College Basketball: Ohio’s Got Talent

Michael RiceCorrespondent IJanuary 9, 2008

Quick—name a state with five teams in the top 30 of college basketball’s RPI. 

Tennessee?  North Carolina?  California?  Texas?

No, no, no, and no.

There is only one correct answer, and it may surprise you. 

A state that doesn’t jump to the forefront in discussions of college hoops prowess, Ohio boasts several top-notch programs early in 2008.  It's time for the country to take notice.

Here is this writer’s ranking of the state’s top teams...

1. Dayton (13-1, RPI: 6, SOS: 37)

The program has certainly experienced some ups and downs through the Brian Gregory tenure, but the Flyers are soaring high once again this year, thanks in large part to senior Brian Roberts (19.1 PPG, 4.5 APG). 

Roberts could very well be the best player the country doesn’t know.  He has come up big in the team’s biggest games, pouring in 28 points against Louisville, 31 against Pittsburgh, and 23 against Rhode Island.

The team has also been aided by impact freshman Chris Wright (10.9 PPG, 6.3 RPG).  His presence has added to the team’s depth, and provided another strong scoring option for a squad that relied too heavily on Roberts in the past couple of years.

Dayton has already picked up several big early-season victories, and will continue to be tested in a stronger-than-usual Atlantic 10 conference.

2. Xavier (13-3, RPI: 9, SOS: 13)

Speaking of the A-10 conference, Xavier has turned itself into a perennial power. 

Every March, it seems, the Musketeers are making a run, knocking off teams they “should not beat.”  Like Gonzaga, they can no longer be considered a Cinderella because of the frequency of upsets.

Xavier has been rich in scoring, and they spread the wealth generously.  With a team average of 81.0 points per game, they have a whopping six players putting up double-figure averages.

They are still reaping the rewards of leading scorer Drew Lavender’s decision to return to his home state.  Lavender (12.7 PPG, 5.1 APG) played his high school ball in Columbus and went out to Oklahoma with his teammate Brandon Foust before deciding to transfer to Xavier.

Pundits can confidently label Xavier Cincinnati’s best team now that their UC counterparts (see “Not Making the Cut: The Next Five” below) have taken a slide.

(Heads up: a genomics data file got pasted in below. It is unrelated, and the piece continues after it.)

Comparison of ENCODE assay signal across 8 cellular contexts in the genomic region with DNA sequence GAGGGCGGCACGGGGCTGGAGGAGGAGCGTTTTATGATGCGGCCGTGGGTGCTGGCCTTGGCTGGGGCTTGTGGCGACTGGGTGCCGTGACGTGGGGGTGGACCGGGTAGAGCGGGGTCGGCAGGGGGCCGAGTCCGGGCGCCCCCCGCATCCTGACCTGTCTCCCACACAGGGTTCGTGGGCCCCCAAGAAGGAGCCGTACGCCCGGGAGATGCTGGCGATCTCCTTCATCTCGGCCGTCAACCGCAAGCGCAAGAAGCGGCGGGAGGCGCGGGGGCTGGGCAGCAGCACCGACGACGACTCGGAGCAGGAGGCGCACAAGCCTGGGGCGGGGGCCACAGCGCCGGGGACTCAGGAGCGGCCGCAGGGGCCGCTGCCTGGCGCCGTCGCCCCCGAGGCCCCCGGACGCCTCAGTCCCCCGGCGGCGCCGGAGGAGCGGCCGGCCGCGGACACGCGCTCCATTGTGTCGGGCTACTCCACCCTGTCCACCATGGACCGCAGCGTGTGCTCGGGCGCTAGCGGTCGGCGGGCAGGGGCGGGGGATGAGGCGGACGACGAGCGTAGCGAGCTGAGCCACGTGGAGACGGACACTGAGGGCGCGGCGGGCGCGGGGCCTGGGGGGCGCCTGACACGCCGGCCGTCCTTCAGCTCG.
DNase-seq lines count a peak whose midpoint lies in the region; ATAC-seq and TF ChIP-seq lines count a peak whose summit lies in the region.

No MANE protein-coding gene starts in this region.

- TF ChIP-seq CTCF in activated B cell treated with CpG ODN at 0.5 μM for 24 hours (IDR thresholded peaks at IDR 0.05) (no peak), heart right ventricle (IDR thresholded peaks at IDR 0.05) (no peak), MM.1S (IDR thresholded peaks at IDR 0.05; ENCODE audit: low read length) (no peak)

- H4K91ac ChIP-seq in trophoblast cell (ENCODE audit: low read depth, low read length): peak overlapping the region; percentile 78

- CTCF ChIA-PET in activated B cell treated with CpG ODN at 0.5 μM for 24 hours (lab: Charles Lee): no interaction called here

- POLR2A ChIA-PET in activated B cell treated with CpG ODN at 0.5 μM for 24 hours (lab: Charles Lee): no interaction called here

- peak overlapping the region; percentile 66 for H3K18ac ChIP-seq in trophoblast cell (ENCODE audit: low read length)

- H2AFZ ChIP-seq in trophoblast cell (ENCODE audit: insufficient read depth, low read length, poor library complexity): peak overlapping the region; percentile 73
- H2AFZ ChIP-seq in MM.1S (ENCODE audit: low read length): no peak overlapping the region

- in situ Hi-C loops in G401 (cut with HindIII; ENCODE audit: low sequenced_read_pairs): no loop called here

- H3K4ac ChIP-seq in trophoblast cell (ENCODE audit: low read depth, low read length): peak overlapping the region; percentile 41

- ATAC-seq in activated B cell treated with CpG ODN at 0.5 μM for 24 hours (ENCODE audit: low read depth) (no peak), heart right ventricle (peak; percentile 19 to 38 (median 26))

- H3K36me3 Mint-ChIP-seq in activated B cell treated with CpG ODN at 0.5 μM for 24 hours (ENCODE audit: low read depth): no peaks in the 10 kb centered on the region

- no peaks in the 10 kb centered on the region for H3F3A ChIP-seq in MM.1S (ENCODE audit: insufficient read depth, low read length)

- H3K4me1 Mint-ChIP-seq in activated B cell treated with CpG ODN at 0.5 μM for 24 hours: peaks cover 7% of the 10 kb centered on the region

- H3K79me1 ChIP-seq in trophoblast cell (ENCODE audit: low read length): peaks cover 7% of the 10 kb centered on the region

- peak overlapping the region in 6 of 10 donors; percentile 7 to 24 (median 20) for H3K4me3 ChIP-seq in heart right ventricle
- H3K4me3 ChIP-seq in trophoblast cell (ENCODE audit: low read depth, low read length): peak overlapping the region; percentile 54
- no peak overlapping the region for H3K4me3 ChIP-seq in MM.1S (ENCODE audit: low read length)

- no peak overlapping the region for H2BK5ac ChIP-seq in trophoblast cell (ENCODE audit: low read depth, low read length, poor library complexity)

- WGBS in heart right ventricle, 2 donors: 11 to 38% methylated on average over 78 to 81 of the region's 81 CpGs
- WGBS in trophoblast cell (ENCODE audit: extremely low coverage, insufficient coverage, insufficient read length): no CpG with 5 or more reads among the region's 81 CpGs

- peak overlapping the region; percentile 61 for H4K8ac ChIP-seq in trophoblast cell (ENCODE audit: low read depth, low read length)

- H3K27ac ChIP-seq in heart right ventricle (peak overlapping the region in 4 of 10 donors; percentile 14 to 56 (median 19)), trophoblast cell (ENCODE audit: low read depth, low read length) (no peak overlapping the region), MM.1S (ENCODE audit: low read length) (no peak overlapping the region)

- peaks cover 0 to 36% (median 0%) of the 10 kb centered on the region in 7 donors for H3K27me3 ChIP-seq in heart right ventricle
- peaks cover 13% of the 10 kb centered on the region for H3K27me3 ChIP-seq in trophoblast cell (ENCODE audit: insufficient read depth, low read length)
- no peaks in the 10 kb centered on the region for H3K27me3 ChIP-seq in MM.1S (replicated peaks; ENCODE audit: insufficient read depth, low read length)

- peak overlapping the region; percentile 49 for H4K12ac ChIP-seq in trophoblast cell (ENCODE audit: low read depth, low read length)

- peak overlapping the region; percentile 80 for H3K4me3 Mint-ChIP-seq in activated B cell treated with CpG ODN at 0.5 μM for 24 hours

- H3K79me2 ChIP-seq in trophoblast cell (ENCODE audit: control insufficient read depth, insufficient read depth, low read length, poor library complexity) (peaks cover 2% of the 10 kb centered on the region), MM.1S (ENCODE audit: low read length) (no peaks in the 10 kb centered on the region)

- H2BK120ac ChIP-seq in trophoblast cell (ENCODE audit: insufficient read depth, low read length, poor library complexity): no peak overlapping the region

January 24th marks their first meeting with rival Dayton.  Ohio hoops fans, mark your calendars now.

3. Ohio State (12-3, RPI: 16, SOS: 18)

The Buckeyes lost Greg Oden, Mike Conley, Jr., Ron Lewis, and Ivan Harris after last season’s run to the championship game. 

As for the football team, this was supposed to be a rebuilding season in Columbus, but after a strong start expectations have risen quickly.  (Ohio State fans just hope the season doesn’t end the same way the gridders' did.)

With a very young squad, the emergence of senior Jamar Butler (14.4 PPG, 6.1 APG) has been very important.  He has taken the team under his wing, and provided coach Thad Matta with a go-to guy.

Freshman seven-footer Kosta Koufos (15.1 PPG, 7.3 RPG) has underperformed in the bright spotlight of big games, but has emerged recently as a more consistent force for the team inside and out.

The Buckeyes have experienced major lapses in scoring during their three losses (Texas A&M, Butler, and North Carolina), and for this team to reach its true potential, it will need consistent scoring out of freshman Jon Diebler (7.7 PPG), who can absolutely light it up when he is on.

Diebler is Ohio’s all-time leading high school scorer, averaging 40 points per game during his senior season in Upper Sandusky, Ohio.

4. Kent State (12-3, RPI: 30, SOS: 106)

While they don’t boast some of the quality wins that the above programs have, the Golden Flashes have won consistently after their season-opening debacle. 

Since then, their only losses have come against Xavier, and North Carolina on the road.

With only one freshman, Kent State is a fairly experienced squad that will be in the mix in the Mid-American Conference if they can continue shooting the basketball well (currently 46.8 percent from the field).  

They must come to play against the other talent from the MAC in addition to the weaker teams, as it is unlikely the conference will obtain many bids to the NCAA Tournament.

5. Ohio (9-5, RPI: 56, SOS: 72)

You hear the experts say it all the time: It's hard to win on the road in college basketball. 

In the Bobcats’ first 14 games, they have traveled out of Athens nine times, including for tough contests against Kansas and St. Mary’s (the latter of which was actually close).

Ohio is led by two upperclassmen forwards, Leon Williams (16.5 PPG, 9.8 RPG) and Jerome Tillman (12.7 PPG, 7.4 RPG), who frequently have their way inside.

The Bobcats cannot afford to lose too many games like last Saturday's disappointing defeat at the hands of conference foe Bowling Green if they want to make their way back to the NCAA Tournament after a one-year hiatus.

Not Making the Cut: The Next Five

Miami (OH) (6-7, RPI: 29, SOS: 3)

Brutal schedule to date, including eight on road.

Akron (11-3, RPI: 97, SOS: 267)

Early success must be put in perspective (see S.O.S.).

Wright State (8-5, RPI: 59, SOS: 31)

Two straight bad losses have hurt significantly.

Cleveland State (8-5, RPI: 82, SOS: 69)

Several tough losses for this young team.

Cincinnati (7-8, RPI: 132, SOS: 36)

Their five game losing skid is now well in the past, but things won’t get easier in the Big East.


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